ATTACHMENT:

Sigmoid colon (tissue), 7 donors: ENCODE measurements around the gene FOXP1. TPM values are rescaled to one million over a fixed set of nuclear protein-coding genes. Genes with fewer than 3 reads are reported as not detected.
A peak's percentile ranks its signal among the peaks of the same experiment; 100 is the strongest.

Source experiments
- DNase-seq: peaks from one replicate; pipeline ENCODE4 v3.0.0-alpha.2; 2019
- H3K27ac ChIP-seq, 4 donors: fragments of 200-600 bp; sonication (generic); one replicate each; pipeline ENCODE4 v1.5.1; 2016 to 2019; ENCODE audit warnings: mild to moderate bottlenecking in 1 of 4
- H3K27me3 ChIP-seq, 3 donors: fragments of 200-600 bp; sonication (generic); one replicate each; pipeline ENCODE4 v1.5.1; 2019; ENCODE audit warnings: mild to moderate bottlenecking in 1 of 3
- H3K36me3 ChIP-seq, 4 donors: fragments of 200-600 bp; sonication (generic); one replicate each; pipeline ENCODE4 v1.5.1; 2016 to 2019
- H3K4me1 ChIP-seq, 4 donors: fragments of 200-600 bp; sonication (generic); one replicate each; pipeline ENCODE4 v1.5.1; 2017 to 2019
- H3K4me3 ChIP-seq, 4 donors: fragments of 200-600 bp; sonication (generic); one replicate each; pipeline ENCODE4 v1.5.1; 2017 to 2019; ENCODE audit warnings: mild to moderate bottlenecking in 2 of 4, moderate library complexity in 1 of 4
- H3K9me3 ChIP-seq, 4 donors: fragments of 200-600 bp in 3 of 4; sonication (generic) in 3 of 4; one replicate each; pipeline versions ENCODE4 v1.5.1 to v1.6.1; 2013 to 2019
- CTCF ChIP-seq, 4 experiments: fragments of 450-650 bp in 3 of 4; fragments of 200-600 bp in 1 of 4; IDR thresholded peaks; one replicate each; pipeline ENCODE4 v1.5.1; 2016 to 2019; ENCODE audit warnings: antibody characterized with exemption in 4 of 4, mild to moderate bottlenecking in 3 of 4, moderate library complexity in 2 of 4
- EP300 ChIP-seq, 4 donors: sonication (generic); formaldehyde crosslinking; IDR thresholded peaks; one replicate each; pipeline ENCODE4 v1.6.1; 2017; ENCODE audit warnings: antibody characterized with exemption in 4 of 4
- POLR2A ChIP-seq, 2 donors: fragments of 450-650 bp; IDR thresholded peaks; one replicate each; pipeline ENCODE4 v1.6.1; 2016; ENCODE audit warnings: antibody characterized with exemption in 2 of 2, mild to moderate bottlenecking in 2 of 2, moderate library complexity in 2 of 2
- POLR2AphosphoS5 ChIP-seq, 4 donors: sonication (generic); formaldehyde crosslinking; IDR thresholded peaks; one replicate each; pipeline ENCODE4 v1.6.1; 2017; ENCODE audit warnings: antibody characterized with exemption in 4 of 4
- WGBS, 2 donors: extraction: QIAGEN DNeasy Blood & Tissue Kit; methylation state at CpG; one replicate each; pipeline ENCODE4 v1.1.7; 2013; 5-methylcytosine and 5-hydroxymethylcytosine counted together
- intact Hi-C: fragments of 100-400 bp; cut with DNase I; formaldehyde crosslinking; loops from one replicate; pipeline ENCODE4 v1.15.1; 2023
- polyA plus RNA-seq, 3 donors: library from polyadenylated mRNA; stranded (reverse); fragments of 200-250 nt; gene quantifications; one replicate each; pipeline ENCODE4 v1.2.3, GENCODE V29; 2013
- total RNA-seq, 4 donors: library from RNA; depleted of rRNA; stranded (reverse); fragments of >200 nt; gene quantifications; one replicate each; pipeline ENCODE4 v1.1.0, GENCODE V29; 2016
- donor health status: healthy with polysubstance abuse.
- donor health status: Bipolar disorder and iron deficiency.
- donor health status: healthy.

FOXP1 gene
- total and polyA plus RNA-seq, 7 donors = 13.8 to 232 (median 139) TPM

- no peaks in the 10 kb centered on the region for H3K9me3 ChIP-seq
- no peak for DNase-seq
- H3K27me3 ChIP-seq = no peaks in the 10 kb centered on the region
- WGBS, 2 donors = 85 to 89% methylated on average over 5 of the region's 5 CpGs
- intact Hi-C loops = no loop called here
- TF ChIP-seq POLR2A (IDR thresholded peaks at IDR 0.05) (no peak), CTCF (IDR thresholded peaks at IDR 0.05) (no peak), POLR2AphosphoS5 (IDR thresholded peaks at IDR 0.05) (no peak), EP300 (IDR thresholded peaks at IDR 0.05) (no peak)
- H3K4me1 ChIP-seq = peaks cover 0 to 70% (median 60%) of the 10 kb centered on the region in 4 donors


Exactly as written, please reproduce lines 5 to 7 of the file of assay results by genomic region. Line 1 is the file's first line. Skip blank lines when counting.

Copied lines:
- H3K27ac ChIP-seq, 4 donors: fragments of 200-600 bp; sonication (generic); one replicate each; pipeline ENCODE4 v1.5.1; 2016 to 2019; ENCODE audit warnings: mild to moderate bottlenecking in 1 of 4
- H3K27me3 ChIP-seq, 3 donors: fragments of 200-600 bp; sonication (generic); one replicate each; pipeline ENCODE4 v1.5.1; 2019; ENCODE audit warnings: mild to moderate bottlenecking in 1 of 3
- H3K36me3 ChIP-seq, 4 donors: fragments of 200-600 bp; sonication (generic); one replicate each; pipeline ENCODE4 v1.5.1; 2016 to 2019